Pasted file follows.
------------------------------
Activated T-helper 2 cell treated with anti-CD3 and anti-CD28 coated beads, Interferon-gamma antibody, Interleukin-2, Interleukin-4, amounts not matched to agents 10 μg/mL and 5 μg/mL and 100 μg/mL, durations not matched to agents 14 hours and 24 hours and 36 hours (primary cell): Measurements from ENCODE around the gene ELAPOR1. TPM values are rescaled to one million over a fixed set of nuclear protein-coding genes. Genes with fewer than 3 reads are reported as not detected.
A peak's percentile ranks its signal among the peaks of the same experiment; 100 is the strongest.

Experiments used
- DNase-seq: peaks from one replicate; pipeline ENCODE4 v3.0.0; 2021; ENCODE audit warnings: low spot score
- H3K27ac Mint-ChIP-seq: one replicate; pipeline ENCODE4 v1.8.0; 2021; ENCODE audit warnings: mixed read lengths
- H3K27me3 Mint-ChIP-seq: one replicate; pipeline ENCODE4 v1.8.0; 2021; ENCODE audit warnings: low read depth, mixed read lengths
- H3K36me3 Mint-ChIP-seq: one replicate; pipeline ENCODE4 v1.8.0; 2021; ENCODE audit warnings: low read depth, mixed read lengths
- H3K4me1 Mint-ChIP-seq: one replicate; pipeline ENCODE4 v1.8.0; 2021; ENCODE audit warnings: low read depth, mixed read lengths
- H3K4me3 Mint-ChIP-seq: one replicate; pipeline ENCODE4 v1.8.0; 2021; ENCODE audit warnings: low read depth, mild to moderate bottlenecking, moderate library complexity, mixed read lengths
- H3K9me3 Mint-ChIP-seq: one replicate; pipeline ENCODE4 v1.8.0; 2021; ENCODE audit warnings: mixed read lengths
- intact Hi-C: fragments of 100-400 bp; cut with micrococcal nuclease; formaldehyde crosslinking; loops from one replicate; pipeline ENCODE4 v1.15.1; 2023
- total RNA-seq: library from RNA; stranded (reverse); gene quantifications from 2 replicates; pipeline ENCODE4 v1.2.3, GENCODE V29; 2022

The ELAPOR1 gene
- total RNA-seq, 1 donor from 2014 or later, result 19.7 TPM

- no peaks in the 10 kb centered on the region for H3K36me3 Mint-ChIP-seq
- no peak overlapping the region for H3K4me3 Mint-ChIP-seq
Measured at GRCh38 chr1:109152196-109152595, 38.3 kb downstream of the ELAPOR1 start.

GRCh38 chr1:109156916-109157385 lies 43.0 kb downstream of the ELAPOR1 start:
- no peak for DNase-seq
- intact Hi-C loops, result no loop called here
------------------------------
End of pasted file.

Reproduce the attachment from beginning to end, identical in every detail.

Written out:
Activated T-helper 2 cell treated with anti-CD3 and anti-CD28 coated beads, Interferon-gamma antibody, Interleukin-2, Interleukin-4, amounts not matched to agents 10 μg/mL and 5 μg/mL and 100 μg/mL, durations not matched to agents 14 hours and 24 hours and 36 hours (primary cell): Measurements from ENCODE around the gene ELAPOR1. TPM values are rescaled to one million over a fixed set of nuclear protein-coding genes. Genes with fewer than 3 reads are reported as not detected.
A peak's percentile ranks its signal among the peaks of the same experiment; 100 is the strongest.

Experiments used
- DNase-seq: peaks from one replicate; pipeline ENCODE4 v3.0.0; 2021; ENCODE audit warnings: low spot score
- H3K27ac Mint-ChIP-seq: one replicate; pipeline ENCODE4 v1.8.0; 2021; ENCODE audit warnings: mixed read lengths
- H3K27me3 Mint-ChIP-seq: one replicate; pipeline ENCODE4 v1.8.0; 2021; ENCODE audit warnings: low read depth, mixed read lengths
- H3K36me3 Mint-ChIP-seq: one replicate; pipeline ENCODE4 v1.8.0; 2021; ENCODE audit warnings: low read depth, mixed read lengths
- H3K4me1 Mint-ChIP-seq: one replicate; pipeline ENCODE4 v1.8.0; 2021; ENCODE audit warnings: low read depth, mixed read lengths
- H3K4me3 Mint-ChIP-seq: one replicate; pipeline ENCODE4 v1.8.0; 2021; ENCODE audit warnings: low read depth, mild to moderate bottlenecking, moderate library complexity, mixed read lengths
- H3K9me3 Mint-ChIP-seq: one replicate; pipeline ENCODE4 v1.8.0; 2021; ENCODE audit warnings: mixed read lengths
- intact Hi-C: fragments of 100-400 bp; cut with micrococcal nuclease; formaldehyde crosslinking; loops from one replicate; pipeline ENCODE4 v1.15.1; 2023
- total RNA-seq: library from RNA; stranded (reverse); gene quantifications from 2 replicates; pipeline ENCODE4 v1.2.3, GENCODE V29; 2022

The ELAPOR1 gene
- total RNA-seq, 1 donor from 2014 or later, result 19.7 TPM

- no peaks in the 10 kb centered on the region for H3K36me3 Mint-ChIP-seq
- no peak overlapping the region for H3K4me3 Mint-ChIP-seq
Measured at GRCh38 chr1:109152196-109152595, 38.3 kb downstream of the ELAPOR1 start.

GRCh38 chr1:109156916-109157385 lies 43.0 kb downstream of the ELAPOR1 start:
- no peak for DNase-seq
- intact Hi-C loops, result no loop called here